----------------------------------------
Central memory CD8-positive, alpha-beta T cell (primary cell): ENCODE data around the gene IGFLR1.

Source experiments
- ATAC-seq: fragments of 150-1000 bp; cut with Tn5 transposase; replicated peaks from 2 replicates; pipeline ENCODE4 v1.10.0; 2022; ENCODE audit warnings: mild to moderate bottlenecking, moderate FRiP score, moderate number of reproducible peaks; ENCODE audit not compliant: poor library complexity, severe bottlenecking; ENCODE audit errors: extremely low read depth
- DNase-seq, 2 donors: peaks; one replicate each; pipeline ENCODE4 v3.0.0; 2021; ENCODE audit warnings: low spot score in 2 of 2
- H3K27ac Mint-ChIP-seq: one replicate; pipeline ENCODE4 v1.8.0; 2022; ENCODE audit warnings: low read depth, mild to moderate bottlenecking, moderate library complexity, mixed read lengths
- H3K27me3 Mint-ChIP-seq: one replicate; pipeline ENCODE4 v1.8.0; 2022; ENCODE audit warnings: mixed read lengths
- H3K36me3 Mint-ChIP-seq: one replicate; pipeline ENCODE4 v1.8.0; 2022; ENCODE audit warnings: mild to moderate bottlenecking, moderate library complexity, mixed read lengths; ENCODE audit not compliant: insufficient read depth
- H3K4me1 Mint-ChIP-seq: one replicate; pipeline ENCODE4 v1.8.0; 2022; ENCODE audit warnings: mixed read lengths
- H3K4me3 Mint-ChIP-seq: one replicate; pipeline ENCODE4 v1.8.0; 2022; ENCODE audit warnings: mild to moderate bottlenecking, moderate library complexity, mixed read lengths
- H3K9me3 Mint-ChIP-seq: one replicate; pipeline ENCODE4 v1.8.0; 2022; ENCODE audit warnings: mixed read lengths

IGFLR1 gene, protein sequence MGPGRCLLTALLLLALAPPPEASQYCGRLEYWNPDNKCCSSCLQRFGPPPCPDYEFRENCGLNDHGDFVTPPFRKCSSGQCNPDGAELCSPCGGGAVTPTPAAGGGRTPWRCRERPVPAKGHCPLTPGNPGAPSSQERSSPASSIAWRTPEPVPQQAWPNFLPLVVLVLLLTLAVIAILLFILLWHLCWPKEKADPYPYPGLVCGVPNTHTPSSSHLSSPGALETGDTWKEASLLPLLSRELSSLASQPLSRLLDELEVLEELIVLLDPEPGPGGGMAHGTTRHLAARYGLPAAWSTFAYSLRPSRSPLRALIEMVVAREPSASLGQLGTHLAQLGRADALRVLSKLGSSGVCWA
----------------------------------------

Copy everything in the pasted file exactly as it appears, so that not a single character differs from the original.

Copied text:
Central memory CD8-positive, alpha-beta T cell (primary cell): ENCODE data around the gene IGFLR1.

Source experiments
- ATAC-seq: fragments of 150-1000 bp; cut with Tn5 transposase; replicated peaks from 2 replicates; pipeline ENCODE4 v1.10.0; 2022; ENCODE audit warnings: mild to moderate bottlenecking, moderate FRiP score, moderate number of reproducible peaks; ENCODE audit not compliant: poor library complexity, severe bottlenecking; ENCODE audit errors: extremely low read depth
- DNase-seq, 2 donors: peaks; one replicate each; pipeline ENCODE4 v3.0.0; 2021; ENCODE audit warnings: low spot score in 2 of 2
- H3K27ac Mint-ChIP-seq: one replicate; pipeline ENCODE4 v1.8.0; 2022; ENCODE audit warnings: low read depth, mild to moderate bottlenecking, moderate library complexity, mixed read lengths
- H3K27me3 Mint-ChIP-seq: one replicate; pipeline ENCODE4 v1.8.0; 2022; ENCODE audit warnings: mixed read lengths
- H3K36me3 Mint-ChIP-seq: one replicate; pipeline ENCODE4 v1.8.0; 2022; ENCODE audit warnings: mild to moderate bottlenecking, moderate library complexity, mixed read lengths; ENCODE audit not compliant: insufficient read depth
- H3K4me1 Mint-ChIP-seq: one replicate; pipeline ENCODE4 v1.8.0; 2022; ENCODE audit warnings: mixed read lengths
- H3K4me3 Mint-ChIP-seq: one replicate; pipeline ENCODE4 v1.8.0; 2022; ENCODE audit warnings: mild to moderate bottlenecking, moderate library complexity, mixed read lengths
- H3K9me3 Mint-ChIP-seq: one replicate; pipeline ENCODE4 v1.8.0; 2022; ENCODE audit warnings: mixed read lengths

IGFLR1 gene, protein sequence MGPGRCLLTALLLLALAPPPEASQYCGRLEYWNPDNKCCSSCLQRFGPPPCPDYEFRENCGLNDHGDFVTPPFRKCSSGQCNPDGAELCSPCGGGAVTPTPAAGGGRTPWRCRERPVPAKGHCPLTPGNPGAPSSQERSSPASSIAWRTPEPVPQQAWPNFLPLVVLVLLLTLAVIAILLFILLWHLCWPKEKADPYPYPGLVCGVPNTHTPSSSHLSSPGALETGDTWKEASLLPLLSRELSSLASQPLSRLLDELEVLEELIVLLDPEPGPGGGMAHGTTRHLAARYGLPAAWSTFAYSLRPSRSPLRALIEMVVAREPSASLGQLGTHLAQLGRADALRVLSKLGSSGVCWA